Thursday, December 18, 2008

My only post about the new Malcolm Gladwell book, I promise

As Lucy's comic suggests, I'm a huge Malcolm Gladwell fan.  I could blog my thoughts on almost every chapter in his latest book, Outliers, but I'm not sure I'd be able to curb my desire to just copy the book into my blog verbatim in an attempt to expose more people to his fascinating socio-economic hypotheses, so I'll try to keep it brief.  Here are a few points of interest from his recent writings.

  • Convergence tests & divergence tests

Many of the tests we take in school can be categorized as a convergence test.  For example, on a multiple choice test, a list of possibilities are presented for each question, and you have to converge upon the correct answer.  A divergence test, on the other hand, requires your mind to move in as many different directions as possible.  In the example used in Outliers, students are asked to write down as many different uses as they can think of for two objects: a brick and a blanket.  Gladwell discusses these testing methods while writing about different kinds of intelligence, and uses them to explain why affirmative action graduates of Michigan's law school, who didn't perform as well academically as other students, enjoy careers that are every bit as successful as their white counterparts.  In the same chapter, he convincingly suggests that Harvard should introduce a lottery structure to its admissions process.

  • Unconventional comparisons

In Gladwell's latest New Yorker article, he likens the selection of public school teachers to the selection of NFL quarterbacks.  Blogging about the response to this article, he espouses the value of drawing parallels between seemingly unconnected things.

"...non-symetrical comparisons are far more interesting and thought-provoking than symetrical comparisons. If I wrote a piece about how finding good point guards in the NBA was a lot like finding good quarterbacks in the NFL, the comparison would be exact. And as a result, it would be relatively useless.  What new light does the addition of a second, identical example shed on the first?"

This pretty well summarizes why I find Gladwell's work so interesting: he's good at combining ideas in previously unrecognized ways.  Would that I had such insight.  When I was younger, I was amazed at how musicians, scientists, and other creative minds were able to produce brilliance seemingly out of nothing.  The older I get, the more often I see that breakthrough discoveries or artistic achievements are the result of (or the combination of) many preceding accomplishments & influences.  My definition of creativity has been reshaped with time.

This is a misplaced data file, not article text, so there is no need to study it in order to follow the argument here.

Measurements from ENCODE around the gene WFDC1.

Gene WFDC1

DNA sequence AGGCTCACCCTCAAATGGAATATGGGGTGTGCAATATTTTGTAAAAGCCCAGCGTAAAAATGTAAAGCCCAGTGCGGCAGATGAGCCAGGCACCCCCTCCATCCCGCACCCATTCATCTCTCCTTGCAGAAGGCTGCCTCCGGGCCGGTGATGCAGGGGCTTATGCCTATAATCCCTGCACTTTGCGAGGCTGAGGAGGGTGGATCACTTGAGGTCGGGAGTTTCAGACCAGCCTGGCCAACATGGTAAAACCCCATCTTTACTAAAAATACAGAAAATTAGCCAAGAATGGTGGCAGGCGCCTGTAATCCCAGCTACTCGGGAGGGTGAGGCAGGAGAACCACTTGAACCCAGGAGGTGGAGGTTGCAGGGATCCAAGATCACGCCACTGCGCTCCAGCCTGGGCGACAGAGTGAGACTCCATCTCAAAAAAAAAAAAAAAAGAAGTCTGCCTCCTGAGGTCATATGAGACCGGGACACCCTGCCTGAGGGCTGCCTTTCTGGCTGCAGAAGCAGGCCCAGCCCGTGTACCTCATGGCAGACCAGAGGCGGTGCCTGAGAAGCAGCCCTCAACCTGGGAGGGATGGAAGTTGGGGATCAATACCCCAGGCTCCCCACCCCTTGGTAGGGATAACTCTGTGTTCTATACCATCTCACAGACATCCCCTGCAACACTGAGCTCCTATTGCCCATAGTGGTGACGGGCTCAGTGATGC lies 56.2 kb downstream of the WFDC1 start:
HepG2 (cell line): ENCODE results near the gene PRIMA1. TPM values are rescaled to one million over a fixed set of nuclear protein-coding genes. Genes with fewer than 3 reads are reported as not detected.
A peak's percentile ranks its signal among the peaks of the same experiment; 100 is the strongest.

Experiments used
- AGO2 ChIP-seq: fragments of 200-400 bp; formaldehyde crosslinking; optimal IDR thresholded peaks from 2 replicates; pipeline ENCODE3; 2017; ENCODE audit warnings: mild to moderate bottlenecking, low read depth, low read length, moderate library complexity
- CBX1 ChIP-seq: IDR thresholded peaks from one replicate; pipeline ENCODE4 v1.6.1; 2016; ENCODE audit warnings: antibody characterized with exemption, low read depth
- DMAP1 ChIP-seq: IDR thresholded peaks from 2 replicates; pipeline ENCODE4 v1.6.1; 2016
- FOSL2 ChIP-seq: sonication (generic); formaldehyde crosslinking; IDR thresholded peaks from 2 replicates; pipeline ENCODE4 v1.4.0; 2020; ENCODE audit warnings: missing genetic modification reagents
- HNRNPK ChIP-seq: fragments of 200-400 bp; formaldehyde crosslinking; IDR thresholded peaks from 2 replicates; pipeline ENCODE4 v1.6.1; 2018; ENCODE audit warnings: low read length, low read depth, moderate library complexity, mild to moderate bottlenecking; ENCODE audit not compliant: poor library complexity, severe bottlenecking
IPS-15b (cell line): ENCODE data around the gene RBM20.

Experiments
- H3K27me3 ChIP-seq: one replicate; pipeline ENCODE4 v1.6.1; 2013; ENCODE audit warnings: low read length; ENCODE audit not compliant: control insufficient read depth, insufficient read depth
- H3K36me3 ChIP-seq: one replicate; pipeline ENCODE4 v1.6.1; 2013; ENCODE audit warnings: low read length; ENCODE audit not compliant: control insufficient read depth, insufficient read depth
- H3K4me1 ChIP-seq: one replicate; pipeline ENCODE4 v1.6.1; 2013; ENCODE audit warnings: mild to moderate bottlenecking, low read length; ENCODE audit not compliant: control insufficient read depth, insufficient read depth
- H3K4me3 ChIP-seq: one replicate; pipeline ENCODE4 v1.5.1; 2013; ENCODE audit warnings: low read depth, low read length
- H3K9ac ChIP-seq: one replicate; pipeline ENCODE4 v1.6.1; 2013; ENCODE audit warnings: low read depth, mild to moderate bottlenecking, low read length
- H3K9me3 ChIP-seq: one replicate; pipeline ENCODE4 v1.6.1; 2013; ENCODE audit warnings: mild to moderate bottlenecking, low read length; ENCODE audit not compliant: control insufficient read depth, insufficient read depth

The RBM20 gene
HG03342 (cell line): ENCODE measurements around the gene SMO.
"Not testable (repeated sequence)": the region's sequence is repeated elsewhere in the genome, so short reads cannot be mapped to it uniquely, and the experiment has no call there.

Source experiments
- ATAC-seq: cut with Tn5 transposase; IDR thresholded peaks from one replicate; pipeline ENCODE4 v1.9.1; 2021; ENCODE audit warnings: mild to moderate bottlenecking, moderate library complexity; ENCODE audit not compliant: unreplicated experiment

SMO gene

Tuesday, December 2, 2008

Ser vs. Estar

The Spanish language has two verbs that mean "to be."  To generalize, estar is used to indicate location or a temporary state.

John está en el cuarto de baño, probablemente el juego de Riesgo en su iPhone.
John is in the bathroom, probably playing Risk on his iPhone.

Ser is used (again, generally) when describing a more permanent state of being, such as physical attributes or personality traits.

John es una locura de Taco Bell, aunque él sabe que es casi lo peor que puede poner en su cuerpo.
John is crazy for Taco Bell, even though he knows it's pretty much the worst thing that you can put in your body.

This differentiation between a temporary and permanent "to be" verb becomes especially interesting to me in the context of trying to change onself.  There are certain things I've been terrible at for my whole life to date, but I hate to think that they will plague me until the end of my days.

For example, I am a Nail Biter (yes, capital N, capital B).  Always have been, probably always will be.  While I had braces for three years I completely stopped, and when they were removed I picked up right where I left off.  Yet, nearly every day that I catch myself indulging in this habit, I say to myself, "Enough!  This is it, no more nail biting FOR THE REST OF MY LIFE, starting right now."

I usually break this pledge within five minutes.  Then re-make it five minutes after that.

Still, I can occasionally claim a victory against myself.  Two months ago, I joined a gym and told myself that I'd never let that bully at the beach kick sand in my face again.  Since then, thanks to my weightlifting regimen, I've gained 10 pounds - which may not sound like much to you, but is actually a Herculean accomplishment given my physique.  Sure, only some of that weight can be attributed to muscle gain while the rest comes from a nascent belly paunch and my relentlessly growing mop of hair; it feels good to know that I'm capable of demonstrating the discipline required to institute a positive change in my life.

John es un perezoso por lo general una criatura de la costumbre, aunque de vez en cuando le va a sorprender a sí mismo.
John is a usually a lazy creature of habit, though occasionally he will surprise himself.